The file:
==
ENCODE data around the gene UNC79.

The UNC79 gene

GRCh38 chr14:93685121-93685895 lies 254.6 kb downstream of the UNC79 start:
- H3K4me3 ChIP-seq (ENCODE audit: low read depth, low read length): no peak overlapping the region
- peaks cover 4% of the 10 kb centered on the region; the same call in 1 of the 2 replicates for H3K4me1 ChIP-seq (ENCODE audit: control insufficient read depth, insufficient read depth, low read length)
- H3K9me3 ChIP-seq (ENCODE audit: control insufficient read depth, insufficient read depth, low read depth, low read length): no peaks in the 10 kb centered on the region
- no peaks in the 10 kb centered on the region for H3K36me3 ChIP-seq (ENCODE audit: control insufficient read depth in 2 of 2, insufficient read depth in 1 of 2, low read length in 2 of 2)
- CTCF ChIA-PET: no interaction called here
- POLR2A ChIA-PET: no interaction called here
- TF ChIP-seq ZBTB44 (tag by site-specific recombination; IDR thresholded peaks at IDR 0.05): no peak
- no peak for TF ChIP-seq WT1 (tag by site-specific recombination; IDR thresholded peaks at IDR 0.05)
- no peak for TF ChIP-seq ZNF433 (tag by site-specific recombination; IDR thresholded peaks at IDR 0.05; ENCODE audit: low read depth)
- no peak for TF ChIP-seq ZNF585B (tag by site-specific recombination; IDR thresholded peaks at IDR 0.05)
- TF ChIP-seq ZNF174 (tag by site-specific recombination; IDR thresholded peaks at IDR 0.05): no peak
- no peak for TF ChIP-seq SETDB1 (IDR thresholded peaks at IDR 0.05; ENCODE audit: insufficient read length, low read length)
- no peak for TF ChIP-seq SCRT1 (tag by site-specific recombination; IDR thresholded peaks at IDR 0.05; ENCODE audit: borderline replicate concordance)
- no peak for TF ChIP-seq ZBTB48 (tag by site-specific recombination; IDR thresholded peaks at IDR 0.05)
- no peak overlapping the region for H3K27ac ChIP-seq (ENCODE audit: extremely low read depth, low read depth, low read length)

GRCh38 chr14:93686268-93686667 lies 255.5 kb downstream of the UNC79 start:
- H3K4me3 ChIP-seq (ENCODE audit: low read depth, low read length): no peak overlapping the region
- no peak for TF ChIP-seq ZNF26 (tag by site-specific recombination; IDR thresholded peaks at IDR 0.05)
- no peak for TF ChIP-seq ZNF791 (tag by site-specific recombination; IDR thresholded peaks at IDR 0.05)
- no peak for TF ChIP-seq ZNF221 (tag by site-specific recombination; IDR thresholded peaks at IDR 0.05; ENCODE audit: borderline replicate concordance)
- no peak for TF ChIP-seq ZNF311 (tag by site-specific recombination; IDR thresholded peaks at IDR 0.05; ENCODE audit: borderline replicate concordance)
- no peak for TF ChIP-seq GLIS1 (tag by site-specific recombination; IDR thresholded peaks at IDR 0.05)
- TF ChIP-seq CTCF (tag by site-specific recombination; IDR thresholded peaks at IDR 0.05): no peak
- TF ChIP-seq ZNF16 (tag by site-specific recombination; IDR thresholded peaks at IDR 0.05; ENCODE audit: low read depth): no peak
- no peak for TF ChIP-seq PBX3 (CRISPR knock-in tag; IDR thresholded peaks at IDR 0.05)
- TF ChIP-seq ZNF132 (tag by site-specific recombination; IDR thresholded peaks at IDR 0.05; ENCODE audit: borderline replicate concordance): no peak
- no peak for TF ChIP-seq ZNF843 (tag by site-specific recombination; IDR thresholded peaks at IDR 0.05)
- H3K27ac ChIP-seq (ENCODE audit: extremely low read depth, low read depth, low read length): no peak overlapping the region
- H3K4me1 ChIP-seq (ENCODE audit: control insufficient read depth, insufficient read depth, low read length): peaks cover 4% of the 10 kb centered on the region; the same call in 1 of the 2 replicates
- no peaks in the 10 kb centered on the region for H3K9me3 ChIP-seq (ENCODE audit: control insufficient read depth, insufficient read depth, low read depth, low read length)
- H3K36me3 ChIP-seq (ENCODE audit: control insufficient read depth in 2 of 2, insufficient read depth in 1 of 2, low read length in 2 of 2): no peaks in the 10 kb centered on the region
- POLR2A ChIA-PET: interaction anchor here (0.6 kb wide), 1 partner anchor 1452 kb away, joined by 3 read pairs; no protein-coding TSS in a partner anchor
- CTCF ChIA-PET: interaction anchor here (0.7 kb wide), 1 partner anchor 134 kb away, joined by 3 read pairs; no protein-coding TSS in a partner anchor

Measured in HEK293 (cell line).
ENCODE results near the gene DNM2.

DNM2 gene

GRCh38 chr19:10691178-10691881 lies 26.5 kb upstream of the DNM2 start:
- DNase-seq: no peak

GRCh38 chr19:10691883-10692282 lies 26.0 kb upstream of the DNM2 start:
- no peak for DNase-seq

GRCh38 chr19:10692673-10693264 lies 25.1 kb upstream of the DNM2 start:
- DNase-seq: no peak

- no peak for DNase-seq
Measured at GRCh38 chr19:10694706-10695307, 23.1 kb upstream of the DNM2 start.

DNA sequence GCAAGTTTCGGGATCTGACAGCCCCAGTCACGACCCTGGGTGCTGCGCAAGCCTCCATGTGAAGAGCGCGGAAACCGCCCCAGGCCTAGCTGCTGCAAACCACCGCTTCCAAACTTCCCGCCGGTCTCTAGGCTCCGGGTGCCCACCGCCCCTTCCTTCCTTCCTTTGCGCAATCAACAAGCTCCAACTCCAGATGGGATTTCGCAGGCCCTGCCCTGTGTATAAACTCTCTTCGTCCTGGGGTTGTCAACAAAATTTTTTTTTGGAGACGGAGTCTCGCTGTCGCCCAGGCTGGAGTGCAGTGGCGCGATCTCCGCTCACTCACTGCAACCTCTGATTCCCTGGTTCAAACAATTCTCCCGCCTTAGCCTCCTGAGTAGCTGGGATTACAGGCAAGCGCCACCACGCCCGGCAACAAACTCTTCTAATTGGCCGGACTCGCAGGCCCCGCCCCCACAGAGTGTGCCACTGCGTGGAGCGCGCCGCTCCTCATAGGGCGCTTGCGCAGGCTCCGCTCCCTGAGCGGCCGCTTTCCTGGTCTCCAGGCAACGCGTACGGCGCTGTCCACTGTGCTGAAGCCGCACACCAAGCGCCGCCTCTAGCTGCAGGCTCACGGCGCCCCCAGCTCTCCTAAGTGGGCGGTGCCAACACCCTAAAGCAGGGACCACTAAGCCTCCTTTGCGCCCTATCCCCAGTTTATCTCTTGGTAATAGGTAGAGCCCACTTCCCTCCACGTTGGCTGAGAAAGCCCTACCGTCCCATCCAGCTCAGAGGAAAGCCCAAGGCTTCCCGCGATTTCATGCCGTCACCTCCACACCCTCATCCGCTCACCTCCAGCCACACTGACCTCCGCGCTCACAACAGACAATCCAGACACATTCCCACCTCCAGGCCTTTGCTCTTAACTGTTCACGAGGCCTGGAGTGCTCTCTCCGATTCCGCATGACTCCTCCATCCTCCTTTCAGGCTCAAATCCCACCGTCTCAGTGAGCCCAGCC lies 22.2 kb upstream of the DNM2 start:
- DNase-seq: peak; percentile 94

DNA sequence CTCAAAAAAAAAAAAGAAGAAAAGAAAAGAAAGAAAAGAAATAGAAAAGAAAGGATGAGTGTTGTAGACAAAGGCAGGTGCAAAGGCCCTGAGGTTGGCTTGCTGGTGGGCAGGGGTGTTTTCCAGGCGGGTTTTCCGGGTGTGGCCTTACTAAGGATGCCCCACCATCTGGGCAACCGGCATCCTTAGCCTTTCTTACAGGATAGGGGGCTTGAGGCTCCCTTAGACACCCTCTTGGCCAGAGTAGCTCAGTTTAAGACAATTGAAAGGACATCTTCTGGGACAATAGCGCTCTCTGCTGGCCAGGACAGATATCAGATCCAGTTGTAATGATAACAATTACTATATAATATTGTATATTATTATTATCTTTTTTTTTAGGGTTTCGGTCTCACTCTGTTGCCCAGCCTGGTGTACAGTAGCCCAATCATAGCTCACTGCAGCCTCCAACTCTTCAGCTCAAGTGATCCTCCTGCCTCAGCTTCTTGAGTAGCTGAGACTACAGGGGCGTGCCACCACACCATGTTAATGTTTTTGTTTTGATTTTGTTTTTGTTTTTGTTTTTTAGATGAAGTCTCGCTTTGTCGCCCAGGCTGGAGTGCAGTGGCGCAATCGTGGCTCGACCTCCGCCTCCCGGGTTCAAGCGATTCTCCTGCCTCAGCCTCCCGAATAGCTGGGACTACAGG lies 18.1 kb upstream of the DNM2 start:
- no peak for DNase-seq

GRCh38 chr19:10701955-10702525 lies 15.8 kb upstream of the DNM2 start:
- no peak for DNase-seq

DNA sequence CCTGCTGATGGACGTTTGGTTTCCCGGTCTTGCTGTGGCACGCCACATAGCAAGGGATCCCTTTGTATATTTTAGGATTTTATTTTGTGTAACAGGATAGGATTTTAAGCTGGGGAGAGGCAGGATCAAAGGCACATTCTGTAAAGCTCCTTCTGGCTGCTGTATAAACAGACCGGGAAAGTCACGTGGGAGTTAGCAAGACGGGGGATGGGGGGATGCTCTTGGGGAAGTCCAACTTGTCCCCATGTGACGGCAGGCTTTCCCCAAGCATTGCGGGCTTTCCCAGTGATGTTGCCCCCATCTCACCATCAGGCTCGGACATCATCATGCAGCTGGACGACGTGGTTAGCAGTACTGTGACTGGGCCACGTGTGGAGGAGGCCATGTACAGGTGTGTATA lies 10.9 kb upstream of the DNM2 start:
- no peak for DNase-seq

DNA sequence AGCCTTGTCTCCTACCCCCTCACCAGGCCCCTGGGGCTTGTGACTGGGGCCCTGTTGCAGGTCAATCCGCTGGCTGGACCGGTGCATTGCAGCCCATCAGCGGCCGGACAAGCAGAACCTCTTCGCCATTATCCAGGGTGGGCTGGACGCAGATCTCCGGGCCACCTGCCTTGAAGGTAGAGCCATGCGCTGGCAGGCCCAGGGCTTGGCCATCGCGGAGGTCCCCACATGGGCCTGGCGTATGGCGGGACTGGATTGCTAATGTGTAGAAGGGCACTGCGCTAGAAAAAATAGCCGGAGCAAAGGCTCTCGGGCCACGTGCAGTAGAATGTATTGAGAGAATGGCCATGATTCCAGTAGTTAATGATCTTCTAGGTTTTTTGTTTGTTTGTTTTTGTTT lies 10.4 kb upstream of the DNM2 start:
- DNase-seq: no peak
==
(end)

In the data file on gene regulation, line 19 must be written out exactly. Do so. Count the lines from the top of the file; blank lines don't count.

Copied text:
GRCh38 chr14:93686268-93686667 lies 255.5 kb downstream of the UNC79 start: